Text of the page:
Why Your Point Of View Needs A Subterranean Motive

Caleb NEW

This is a cover I’m designing for an update to my sci-fi thriller, My Name is Caleb; I am Dead. I got a great review for the book from Taylor Morrison, and I’m softening up towards commercialism in my cover designs. I wanted to fully embrace commercial appeal from day one, but I didn’t know how. I am approaching market viability one step at a time.

I didn’t realize that I’d neglected to update the interior of the book with Vellum, so that’s also in the works.

In Other News

The ‘a’ key on my laptop has worked loose, and refuses to adhere properly to the little hook parts underneath. I am training myself to type gently over the key so that it doesn’t pop off with every vigorous ‘a’ stroke.

Funnily enough, this quirk has made me grow fonder of my laptop. I have one of the MacBook Air laptops with the shredding power cords. I was patching it diligently with electrical tape, but my beloved spouse, observing the sticky and disintegrating cord, carried me forcibly to the Apple store and bought me a new one.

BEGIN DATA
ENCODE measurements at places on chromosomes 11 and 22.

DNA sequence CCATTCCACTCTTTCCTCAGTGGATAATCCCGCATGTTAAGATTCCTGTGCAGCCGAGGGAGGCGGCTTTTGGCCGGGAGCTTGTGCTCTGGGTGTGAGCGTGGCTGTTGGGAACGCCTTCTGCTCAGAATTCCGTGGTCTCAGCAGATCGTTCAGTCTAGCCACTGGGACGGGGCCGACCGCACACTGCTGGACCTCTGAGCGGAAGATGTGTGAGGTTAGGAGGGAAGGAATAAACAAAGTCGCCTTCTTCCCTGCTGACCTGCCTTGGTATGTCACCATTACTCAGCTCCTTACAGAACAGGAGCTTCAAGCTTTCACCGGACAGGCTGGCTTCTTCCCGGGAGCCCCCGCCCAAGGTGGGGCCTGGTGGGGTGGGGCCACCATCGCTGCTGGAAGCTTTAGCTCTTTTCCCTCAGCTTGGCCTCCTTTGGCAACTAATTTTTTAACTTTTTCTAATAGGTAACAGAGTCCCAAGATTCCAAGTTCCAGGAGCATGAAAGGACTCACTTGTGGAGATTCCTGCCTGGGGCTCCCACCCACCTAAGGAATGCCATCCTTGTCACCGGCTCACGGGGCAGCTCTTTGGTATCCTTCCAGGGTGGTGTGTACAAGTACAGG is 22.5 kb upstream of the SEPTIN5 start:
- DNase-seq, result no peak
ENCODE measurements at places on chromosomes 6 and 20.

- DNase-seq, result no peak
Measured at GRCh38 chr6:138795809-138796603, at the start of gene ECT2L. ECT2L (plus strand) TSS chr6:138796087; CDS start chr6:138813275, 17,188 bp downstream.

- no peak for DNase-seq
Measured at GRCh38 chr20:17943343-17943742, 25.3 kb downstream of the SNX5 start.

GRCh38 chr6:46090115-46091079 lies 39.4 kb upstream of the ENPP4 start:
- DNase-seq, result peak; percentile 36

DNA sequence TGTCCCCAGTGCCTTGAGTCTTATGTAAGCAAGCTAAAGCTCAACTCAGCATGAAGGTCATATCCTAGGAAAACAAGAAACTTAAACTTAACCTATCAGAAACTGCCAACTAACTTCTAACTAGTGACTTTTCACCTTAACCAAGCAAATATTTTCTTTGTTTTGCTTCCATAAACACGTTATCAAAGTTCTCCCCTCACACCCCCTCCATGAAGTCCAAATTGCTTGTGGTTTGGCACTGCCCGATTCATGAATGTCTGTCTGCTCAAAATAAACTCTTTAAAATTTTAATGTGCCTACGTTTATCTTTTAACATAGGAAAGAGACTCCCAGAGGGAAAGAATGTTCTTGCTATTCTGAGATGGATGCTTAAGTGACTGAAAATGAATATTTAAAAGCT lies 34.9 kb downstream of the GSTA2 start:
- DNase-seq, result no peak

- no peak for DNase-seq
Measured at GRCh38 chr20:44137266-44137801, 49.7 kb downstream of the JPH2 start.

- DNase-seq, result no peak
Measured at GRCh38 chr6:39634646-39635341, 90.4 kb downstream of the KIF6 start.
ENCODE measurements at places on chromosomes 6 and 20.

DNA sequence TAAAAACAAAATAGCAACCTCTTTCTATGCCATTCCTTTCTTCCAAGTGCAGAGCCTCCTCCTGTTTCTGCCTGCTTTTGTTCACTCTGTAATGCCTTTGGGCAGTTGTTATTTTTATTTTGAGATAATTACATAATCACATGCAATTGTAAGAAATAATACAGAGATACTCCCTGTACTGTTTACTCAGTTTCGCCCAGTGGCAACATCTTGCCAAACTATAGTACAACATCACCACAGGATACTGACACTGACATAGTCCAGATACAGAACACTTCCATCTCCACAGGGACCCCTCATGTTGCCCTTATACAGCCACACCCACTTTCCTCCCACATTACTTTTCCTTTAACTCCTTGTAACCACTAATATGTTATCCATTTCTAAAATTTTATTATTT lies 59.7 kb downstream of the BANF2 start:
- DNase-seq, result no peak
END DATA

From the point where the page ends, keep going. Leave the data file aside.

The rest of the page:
Now, Ulterior Motives For Point Of View

Your novel is necessarily written from one point of view or another; I tend to favor third person omniscient, but there are many kinds of point of view, and they are all good for achieving different effects. What we are talking about today is the message relayed by the style of point of view. What are you telling your readers, subtly, about the overall meaning of the story?

Every book relays a conglomerate of messages; the most long-lasting and impactful communication is that portrayed by the overall implications of the point of view. We’ll look now at some broad examples, to give you an idea of what I mean.

Leo Tolstoy

Tolstoy’s Anna Karenina is (mostly) written from a bemused, factual third-person omniscient point of view that gives the novel as a whole a sense of inevitable absurdity and reverence; the novel mourns for, judges, and prods acerbic fun at the characters.

Agatha Christie